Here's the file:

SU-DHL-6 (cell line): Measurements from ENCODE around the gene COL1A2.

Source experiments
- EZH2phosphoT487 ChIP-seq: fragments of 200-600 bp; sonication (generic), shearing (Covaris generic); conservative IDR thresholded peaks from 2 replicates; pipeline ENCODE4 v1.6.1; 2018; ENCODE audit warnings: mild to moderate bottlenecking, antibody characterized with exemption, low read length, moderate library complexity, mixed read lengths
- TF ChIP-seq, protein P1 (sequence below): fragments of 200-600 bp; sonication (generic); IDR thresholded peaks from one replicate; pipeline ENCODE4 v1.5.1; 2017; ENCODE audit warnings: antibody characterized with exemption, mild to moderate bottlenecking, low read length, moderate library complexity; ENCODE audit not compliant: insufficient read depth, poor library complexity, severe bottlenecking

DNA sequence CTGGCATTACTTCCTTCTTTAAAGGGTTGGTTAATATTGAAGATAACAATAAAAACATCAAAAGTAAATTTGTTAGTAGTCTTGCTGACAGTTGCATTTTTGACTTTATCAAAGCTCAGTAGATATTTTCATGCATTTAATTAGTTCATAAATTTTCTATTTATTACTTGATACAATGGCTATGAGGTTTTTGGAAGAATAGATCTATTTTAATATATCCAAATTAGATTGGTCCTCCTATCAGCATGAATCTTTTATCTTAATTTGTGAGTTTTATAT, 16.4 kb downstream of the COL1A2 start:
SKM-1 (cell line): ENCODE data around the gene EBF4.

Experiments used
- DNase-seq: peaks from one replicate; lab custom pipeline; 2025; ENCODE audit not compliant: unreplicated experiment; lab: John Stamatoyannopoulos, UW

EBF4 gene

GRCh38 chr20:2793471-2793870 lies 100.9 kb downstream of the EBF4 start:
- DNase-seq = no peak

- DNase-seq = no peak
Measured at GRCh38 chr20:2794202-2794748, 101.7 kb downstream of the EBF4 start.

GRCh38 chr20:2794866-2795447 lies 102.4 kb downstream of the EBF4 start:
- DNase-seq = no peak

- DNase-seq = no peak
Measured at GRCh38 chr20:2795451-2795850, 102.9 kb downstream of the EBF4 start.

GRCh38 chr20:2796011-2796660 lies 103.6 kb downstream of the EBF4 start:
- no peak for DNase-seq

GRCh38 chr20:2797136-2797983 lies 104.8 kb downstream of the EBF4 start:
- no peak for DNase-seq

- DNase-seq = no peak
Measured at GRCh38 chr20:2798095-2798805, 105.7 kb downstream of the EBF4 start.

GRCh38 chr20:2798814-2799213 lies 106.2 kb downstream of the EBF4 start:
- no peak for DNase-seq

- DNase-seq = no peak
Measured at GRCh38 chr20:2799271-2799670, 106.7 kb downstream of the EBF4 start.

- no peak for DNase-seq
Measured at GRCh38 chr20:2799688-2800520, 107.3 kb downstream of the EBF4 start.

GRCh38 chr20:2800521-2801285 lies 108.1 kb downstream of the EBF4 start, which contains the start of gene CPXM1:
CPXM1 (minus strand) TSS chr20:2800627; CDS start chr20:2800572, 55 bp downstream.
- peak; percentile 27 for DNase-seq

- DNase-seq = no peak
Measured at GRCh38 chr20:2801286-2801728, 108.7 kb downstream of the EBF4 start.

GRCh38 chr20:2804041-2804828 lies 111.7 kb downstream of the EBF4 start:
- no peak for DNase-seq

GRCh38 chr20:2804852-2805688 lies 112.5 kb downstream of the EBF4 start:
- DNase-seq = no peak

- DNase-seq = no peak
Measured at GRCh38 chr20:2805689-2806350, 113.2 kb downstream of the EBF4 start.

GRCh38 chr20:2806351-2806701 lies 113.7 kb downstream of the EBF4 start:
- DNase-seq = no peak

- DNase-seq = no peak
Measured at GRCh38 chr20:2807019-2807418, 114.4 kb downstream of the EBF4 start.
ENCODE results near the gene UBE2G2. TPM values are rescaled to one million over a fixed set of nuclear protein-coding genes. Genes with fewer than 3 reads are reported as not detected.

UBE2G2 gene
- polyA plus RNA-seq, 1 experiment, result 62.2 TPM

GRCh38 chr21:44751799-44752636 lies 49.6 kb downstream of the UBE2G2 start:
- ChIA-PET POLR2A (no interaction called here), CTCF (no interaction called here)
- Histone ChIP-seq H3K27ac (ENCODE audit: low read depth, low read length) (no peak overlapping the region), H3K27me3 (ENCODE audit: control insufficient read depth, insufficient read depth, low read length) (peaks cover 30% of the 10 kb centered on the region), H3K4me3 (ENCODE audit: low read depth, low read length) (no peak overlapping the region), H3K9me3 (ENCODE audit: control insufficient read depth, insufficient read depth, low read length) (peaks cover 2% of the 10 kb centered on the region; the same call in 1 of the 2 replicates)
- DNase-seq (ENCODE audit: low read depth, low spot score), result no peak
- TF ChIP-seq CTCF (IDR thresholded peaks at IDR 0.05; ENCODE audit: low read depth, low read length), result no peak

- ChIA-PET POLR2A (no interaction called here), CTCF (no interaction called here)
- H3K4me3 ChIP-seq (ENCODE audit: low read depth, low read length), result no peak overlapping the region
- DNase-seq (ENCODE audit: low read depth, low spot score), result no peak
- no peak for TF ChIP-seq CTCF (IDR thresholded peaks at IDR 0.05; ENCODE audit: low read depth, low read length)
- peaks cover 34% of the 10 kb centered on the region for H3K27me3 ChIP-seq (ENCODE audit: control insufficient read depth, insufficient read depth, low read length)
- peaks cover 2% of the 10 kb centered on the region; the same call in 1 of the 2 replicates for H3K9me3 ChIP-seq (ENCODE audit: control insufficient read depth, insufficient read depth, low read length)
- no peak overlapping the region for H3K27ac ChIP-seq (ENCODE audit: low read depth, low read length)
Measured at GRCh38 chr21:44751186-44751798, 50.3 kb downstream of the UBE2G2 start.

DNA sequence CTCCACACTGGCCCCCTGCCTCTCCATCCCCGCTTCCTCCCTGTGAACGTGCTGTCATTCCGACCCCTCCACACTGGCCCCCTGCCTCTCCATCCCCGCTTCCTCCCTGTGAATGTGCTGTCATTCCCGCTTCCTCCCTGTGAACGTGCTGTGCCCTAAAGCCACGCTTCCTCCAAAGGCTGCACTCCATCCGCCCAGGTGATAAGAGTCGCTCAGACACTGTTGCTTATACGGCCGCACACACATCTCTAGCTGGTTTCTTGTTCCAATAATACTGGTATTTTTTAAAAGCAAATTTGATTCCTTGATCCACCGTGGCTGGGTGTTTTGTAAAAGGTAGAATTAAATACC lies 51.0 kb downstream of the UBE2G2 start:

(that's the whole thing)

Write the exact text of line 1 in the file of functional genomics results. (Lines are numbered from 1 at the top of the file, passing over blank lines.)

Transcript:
SU-DHL-6 (cell line): Measurements from ENCODE around the gene COL1A2.